The hopelessness of efforts to deprive President Carter of renomination can be appreciated by tracing the course of the Illinois delegation in general and state Treasury Jerry Cosentino in particular during the 10 days before the Democratic National Convention in New York.
The possibility that Cosentino, a state Carter-for-Presient leader and delegation co-chairman, might provoke substantial numbers of Carter delegates into rebellion excited Sen. Edward Kennedy's campaign and alarmed the White House. That rebellion was aborted by a combination of the Carter campaign's diligence (utilizing the first lady and the vice president) and the inflexibility of the "reformed" nominating process.
So there will be few defectors among Carter's 163 (out of 179) Illinois delegates Monday night at Madison Square Garden when they vote on the rule to bind themselves to last March's primary outcome. Cosentino will go along with the president, though he fears the worst Nov. 4 against Ronald Reagan. Here is Illinois loyalty that nails down Carter's renomination.
That was not certain as the Billy Carter affair came to dominate the headlines. Illinois seemed shaky. Not only did the president have more delegates from here than any other state because of his March primary landslide, but most were "Carter worshippers" (the contemptuous description by a pro-Carter professional). Thus, any major Illinois defection would be leveraged across the country.
That's why Cosentino, one of the few practicing politicians on the delegation, quickly got the Carter camp's attention when he commented that he as president would not press for a binding rule. It seemed possible that he might vote against Carter on the rules fight. Would that presage Illinois defections on the nomination itself?
Apart from the rules fight's merits, Cosentino reflected the mood among Democratic politicians here and elsewhere: pessimism about November, skepticism about Carter's general election campaign strategy. Cosentino insists the president cannot carry Illinois until he makes peace with Chicago's pro-Kennedy Mayor Jane Byrne, but feels the advice goes unheeded. "There is no input to these people," Cosentino told us.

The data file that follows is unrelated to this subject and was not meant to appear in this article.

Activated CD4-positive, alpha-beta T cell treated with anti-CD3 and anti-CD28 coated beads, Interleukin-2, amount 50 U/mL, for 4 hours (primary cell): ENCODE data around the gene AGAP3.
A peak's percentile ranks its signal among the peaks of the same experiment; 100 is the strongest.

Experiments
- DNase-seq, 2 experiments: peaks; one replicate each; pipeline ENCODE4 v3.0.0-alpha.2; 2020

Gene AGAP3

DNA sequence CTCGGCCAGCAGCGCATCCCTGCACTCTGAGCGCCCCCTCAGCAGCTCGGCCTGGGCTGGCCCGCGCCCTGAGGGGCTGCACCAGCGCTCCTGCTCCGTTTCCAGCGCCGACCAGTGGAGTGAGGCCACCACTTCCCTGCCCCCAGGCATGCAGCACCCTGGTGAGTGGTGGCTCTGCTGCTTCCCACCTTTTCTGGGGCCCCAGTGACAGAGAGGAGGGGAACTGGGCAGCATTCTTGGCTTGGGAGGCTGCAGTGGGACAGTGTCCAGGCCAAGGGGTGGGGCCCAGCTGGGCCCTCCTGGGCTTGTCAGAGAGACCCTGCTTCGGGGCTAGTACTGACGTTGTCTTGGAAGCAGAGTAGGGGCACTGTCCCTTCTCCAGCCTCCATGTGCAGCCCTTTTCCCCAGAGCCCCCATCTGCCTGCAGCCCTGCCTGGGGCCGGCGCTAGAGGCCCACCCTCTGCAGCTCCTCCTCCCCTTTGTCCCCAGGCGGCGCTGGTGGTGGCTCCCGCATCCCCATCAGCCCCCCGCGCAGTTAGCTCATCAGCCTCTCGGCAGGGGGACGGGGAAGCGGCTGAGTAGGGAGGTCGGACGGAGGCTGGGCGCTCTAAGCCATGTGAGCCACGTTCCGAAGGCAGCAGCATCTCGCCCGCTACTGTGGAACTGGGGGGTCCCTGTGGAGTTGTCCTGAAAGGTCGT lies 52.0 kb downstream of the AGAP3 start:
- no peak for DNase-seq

His gloom is common among the state's Democratic politicians. Secretary of State Alan Dixon, who once viewed an easy road to the U.S. Senate this year but now is threatened by a Reagan landslide, has called for an open convention. Dixon is signaling than he wants neither to displease Mayor Byrne nor pick up an unwanted Carter label.
Dixon, like most Illinois office-holders, is not a delegate. Only a quarter of the delegation has any previous identity in politics, and scarcely 5 percent of those could be called "regular." Consequently, when Carter operatives here reported some 25 defectors on the rules fight with a possibility of a great deal more than that, Mayday sounded at the White House.
Cosentino, a 49-year-old ex-truck-driver and self-made businessman, was summoned to Washington for two days of hand-holding. He conferred privately with Vice Presient Walter F. Mondale and campaign Chairman Robert S. Strauss and was taken out for a high-priced dinner.
Carter's telephone brigade targeted the Illinois delegates wavering on the rules fight. Bud Loftus, as well-known Democrat from suburban DuPage County, was telephoned by Rosalynn Carter herself. Tony Scariano, a veteran liberal from Chicago Heights, received uninterrupted telephone promptings, from Mondale on down.
This campaign, coupled with the solid pro-Carter front at the governors conference in Denver and the president's effective televised explanation of the Billy affiar, calmed the rebellion. Cosentino climbed back on board. Loftus is now undecided. Scariano still opposes the binding rule (while vowing to support Carter in any event), but he is now among a diminishing number of rules rebels -- perhaps less than 15. That's not enough to make a stir.
The rebellion collapsed so quickly in part because no viable alternative was sighted. Cosentino calls himself a "moderate-to-conservative" and abhors Kennedy as "the biggest liar in politics. "But he has no love for the Democratic right's longtime champion, Sen. Henry Jackson; when Jackson upbraided the Carter record at a party fundraiser in Chicago this year, Cosentino snorted, "This is ridiculous," and walked out.
He contends Democrats had better stick with Carter, like it or not -- reflecting fatalism and frustration among Illinois Democratic politicians identical to the attitude of the governors in Denver. The politicians here think the president will be sandbagged by Byrne in Chicago, could be devastated by Reagan in the suburban "collar" counties surrounding Chicago and is dead among the downstate farmers. But they are stuck with him, will back him in New York and then hope for a Trumanesque miracle.